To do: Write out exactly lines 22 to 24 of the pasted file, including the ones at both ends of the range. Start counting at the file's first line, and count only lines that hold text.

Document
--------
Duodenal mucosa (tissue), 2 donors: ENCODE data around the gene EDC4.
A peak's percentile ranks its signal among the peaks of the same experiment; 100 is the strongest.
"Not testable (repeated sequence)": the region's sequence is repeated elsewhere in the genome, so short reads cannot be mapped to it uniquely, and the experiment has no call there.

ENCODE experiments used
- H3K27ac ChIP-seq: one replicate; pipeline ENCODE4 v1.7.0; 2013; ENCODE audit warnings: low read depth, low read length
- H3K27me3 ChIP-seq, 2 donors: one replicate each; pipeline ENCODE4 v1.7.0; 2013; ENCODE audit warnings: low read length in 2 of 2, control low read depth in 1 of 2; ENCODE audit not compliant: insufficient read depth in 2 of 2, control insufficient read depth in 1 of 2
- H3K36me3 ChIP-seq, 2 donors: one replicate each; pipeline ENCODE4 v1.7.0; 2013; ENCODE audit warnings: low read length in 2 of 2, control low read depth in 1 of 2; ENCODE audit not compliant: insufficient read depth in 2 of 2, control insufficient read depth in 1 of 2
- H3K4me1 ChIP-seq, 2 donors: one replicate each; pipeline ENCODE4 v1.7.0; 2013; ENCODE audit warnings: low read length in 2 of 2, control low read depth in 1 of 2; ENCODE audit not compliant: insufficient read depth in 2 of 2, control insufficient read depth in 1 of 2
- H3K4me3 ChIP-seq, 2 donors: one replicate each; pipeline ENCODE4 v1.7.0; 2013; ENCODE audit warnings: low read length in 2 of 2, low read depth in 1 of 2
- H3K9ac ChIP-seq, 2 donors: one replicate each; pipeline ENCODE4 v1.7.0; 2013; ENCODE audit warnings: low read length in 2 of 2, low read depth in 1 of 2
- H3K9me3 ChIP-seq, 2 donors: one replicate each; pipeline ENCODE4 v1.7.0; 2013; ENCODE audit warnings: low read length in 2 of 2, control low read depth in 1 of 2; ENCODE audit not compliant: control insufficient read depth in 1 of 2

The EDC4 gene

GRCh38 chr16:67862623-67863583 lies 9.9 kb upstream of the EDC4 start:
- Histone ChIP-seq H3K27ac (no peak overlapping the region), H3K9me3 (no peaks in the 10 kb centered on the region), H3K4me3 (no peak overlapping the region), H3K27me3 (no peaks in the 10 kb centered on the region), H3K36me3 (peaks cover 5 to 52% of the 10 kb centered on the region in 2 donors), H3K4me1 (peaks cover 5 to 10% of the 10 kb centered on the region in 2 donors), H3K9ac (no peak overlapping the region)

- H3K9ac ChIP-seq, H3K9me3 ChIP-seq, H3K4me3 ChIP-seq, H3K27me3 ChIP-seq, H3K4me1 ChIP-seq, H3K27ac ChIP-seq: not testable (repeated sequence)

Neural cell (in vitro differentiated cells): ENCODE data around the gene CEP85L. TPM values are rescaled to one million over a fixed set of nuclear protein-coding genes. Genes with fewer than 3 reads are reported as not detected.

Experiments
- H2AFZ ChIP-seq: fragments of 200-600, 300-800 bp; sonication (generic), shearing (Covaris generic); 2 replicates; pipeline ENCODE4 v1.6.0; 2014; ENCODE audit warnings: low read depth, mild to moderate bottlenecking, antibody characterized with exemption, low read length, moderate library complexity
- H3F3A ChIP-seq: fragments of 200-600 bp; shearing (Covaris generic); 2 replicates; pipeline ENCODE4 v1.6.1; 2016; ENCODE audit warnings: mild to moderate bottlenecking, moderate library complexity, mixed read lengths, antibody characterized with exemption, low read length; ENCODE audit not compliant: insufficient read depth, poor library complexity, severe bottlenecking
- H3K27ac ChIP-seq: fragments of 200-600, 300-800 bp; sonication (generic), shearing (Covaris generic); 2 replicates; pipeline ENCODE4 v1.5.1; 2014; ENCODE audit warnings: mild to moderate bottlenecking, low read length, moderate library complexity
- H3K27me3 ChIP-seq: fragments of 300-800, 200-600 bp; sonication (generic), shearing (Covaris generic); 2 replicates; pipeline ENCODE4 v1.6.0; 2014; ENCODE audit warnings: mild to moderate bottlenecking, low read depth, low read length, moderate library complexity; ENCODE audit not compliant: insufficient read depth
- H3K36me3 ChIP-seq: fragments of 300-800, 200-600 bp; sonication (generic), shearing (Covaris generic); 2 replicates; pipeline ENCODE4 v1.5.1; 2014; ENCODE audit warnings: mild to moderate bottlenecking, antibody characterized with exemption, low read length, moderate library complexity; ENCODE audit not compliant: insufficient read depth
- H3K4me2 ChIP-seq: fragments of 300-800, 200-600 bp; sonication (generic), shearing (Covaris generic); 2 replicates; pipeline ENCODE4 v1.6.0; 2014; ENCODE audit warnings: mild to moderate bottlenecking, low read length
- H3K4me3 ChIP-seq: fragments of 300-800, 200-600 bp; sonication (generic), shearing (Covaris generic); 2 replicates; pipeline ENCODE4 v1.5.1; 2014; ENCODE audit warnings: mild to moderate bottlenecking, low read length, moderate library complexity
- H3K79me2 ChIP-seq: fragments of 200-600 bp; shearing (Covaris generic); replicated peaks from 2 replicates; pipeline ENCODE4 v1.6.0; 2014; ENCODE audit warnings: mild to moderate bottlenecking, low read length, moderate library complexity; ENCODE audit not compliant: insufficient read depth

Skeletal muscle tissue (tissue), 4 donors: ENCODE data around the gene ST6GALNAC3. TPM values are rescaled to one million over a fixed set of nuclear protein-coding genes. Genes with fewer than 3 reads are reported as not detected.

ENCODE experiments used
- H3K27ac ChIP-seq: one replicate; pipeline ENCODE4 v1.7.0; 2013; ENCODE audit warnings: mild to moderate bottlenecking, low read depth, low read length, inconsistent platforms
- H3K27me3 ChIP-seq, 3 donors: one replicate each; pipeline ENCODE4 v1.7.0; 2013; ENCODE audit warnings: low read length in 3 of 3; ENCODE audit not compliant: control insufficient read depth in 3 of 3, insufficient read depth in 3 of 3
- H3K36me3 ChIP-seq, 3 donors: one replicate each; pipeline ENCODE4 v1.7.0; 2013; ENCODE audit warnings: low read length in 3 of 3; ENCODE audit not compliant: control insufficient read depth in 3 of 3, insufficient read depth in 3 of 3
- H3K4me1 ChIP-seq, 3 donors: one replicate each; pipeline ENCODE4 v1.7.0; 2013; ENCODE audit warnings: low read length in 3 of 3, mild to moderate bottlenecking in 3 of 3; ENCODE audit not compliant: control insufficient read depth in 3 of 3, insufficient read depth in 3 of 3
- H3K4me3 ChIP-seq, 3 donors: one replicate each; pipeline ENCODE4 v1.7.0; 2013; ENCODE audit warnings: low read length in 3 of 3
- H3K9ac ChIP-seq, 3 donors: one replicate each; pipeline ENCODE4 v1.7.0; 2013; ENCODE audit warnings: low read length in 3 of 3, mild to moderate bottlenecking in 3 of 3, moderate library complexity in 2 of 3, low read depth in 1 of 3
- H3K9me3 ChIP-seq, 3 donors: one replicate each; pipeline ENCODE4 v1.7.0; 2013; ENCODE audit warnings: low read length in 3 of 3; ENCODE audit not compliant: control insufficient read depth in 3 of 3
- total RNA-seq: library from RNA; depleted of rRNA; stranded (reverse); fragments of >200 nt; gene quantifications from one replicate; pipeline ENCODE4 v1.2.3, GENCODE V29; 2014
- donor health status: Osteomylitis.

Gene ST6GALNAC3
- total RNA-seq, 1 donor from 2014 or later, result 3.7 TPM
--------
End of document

- H3K36me3 ChIP-seq: fragments of 300-800, 200-600 bp; sonication (generic), shearing (Covaris generic); 2 replicates; pipeline ENCODE4 v1.5.1; 2014; ENCODE audit warnings: mild to moderate bottlenecking, antibody characterized with exemption, low read length, moderate library complexity; ENCODE audit not compliant: insufficient read depth
- H3K4me2 ChIP-seq: fragments of 300-800, 200-600 bp; sonication (generic), shearing (Covaris generic); 2 replicates; pipeline ENCODE4 v1.6.0; 2014; ENCODE audit warnings: mild to moderate bottlenecking, low read length
- H3K4me3 ChIP-seq: fragments of 300-800, 200-600 bp; sonication (generic), shearing (Covaris generic); 2 replicates; pipeline ENCODE4 v1.5.1; 2014; ENCODE audit warnings: mild to moderate bottlenecking, low read length, moderate library complexity